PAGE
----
Just under a quarter of women in the region are in the workforce - one of the lowest rates in the world, said the Organization for Economic Co-operation and Development (OECD).
The region also has the lowest proportion of female entrepreneurs, according to an OECD report that examines barriers to their employment in Algeria, Egypt, Jordan, Libya, Morocco and Tunisia.
Nicola Ehlermann, an OECD expert on the region, said girls' education was encouraged but professional aspirations were not.
'If these countries were to use the full potential of the women they invest in educating, they could gain massively,' she told the Thomson Reuters Foundation.
The OECD estimates gender-based discrimination in laws and social norms costs the Middle East and North Africa (MENA) region $575 billion a year.
Following the 2011 Arab Spring uprisings, a number of countries incorporated gender equality into their new or amended constitutions.
But strict rules around family relations mean women do not share the same rights as men to make decisions, pursue professions, travel, marry, divorce, or inherit or access wealth.
FILE - A female employee works in a Renault factory in Oran, west of Algiers, Nov. 10, 2014.
In Egypt, Jordan and Libya, women must still get permission from their husbands or fathers to work, the report said.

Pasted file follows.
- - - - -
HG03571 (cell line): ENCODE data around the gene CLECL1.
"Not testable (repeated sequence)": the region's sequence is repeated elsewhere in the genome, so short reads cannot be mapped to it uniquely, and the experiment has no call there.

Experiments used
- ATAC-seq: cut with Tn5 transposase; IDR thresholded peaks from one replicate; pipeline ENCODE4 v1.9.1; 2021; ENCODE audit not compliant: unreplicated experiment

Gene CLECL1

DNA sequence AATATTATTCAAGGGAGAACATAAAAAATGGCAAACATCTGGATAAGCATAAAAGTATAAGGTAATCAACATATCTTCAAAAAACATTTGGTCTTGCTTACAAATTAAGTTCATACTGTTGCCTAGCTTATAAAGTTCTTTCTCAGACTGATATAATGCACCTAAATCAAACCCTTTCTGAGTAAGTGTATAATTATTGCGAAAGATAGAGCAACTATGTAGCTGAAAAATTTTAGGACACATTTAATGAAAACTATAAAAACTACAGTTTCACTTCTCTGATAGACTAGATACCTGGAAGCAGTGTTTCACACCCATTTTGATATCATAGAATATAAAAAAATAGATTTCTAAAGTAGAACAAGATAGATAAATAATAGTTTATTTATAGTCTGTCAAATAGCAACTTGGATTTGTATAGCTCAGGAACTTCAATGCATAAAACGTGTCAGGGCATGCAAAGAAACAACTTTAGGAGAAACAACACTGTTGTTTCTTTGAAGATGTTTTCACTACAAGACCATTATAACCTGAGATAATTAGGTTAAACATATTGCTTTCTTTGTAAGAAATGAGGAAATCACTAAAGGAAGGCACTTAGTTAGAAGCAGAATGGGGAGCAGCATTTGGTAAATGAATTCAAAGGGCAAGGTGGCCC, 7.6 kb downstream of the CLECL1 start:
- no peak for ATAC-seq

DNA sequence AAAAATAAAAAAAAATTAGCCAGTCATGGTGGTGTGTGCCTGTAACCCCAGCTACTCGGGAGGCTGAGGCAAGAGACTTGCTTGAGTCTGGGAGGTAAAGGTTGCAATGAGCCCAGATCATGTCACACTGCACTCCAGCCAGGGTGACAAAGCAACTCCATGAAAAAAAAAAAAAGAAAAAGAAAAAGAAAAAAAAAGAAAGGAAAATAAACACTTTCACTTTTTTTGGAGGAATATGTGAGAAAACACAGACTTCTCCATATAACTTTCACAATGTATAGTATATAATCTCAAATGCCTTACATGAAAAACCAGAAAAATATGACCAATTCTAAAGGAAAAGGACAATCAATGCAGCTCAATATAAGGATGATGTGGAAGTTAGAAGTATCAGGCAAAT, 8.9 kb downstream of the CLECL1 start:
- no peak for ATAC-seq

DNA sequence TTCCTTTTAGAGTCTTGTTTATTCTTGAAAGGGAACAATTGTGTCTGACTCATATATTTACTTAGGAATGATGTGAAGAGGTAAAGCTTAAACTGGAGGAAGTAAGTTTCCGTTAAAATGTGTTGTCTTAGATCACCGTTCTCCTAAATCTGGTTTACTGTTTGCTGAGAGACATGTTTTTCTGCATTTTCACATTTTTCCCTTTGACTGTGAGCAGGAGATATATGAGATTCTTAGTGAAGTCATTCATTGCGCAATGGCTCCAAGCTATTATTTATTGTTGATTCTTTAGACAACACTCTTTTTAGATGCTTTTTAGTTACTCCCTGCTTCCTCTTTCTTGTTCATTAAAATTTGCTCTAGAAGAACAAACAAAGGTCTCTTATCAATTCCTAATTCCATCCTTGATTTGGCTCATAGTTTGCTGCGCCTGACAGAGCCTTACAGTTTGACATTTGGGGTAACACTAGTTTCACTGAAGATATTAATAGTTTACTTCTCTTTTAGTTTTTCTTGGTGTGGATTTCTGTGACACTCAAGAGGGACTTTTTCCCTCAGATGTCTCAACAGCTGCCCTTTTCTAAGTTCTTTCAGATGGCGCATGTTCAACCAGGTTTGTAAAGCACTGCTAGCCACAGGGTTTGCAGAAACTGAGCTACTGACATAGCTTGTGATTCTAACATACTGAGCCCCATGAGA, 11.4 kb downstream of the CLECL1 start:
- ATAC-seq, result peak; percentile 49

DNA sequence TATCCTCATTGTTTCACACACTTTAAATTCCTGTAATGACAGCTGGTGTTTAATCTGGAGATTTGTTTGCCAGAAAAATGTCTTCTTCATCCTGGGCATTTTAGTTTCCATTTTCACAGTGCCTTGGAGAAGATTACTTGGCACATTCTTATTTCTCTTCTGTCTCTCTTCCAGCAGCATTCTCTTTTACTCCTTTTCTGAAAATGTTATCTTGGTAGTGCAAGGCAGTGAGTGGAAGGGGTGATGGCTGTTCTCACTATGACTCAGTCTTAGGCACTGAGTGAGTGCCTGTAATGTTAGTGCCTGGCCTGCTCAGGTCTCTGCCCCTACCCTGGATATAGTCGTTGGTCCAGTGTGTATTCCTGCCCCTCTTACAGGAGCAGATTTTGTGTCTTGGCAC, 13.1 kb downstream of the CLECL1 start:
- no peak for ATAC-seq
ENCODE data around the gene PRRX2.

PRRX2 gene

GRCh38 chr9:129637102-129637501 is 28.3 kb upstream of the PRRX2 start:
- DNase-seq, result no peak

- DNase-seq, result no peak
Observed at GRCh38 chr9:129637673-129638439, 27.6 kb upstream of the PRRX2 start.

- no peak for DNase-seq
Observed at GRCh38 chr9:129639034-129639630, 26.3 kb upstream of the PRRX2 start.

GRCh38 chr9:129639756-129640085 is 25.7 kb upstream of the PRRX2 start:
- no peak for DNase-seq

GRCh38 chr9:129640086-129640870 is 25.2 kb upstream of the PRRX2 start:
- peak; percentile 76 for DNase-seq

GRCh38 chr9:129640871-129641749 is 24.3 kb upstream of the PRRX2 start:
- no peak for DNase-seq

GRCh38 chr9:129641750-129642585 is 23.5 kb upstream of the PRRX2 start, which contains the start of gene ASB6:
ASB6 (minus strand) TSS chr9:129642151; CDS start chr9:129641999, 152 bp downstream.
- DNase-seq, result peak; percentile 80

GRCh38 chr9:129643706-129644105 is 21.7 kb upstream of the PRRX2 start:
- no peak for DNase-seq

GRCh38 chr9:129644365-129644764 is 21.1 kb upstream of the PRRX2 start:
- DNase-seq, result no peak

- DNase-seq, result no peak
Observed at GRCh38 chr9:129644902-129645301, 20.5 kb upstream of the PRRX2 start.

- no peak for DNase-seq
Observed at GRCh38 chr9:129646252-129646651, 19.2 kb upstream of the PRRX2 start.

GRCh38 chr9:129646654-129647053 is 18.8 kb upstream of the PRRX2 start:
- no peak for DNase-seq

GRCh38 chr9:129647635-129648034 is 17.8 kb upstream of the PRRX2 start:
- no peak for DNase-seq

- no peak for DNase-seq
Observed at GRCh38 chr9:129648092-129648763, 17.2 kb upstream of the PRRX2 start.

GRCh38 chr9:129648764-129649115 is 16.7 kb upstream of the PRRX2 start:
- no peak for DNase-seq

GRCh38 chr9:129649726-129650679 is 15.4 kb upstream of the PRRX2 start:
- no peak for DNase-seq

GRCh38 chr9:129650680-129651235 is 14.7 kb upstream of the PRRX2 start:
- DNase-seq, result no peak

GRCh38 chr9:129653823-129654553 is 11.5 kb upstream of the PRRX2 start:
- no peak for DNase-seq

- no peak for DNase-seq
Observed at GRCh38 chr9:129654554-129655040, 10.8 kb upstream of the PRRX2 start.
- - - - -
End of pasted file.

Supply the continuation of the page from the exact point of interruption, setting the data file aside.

Unfair inheritance laws also put women at a disadvantage if they want to start a business or ask for a loan.
Ehlermann said labor laws that restrict women's working hours and the sectors they can work in, and social expectations that they shoulder the housework and child care, affect women's job choices and employers' decisions to hire them.
'We need the men on board. Responsibility for income and managing the house should be shared,' said Ehlermann, the report's author.
Fears of sexual harassment in the workplace or on public transport is another factor that deters women from seeking work.
The report urged MENA countries to update their labor and family laws, improve women's access to finance and develop policies to help them fulfill their potential.
Gabriela Ramos, OECD chief of staff, called for countries to embed gender equality in all their laws - and enforce them.
'Gender equality is not only good for women, it's good for businesses, it's good for sound economies and it's good for happier societies,' she said.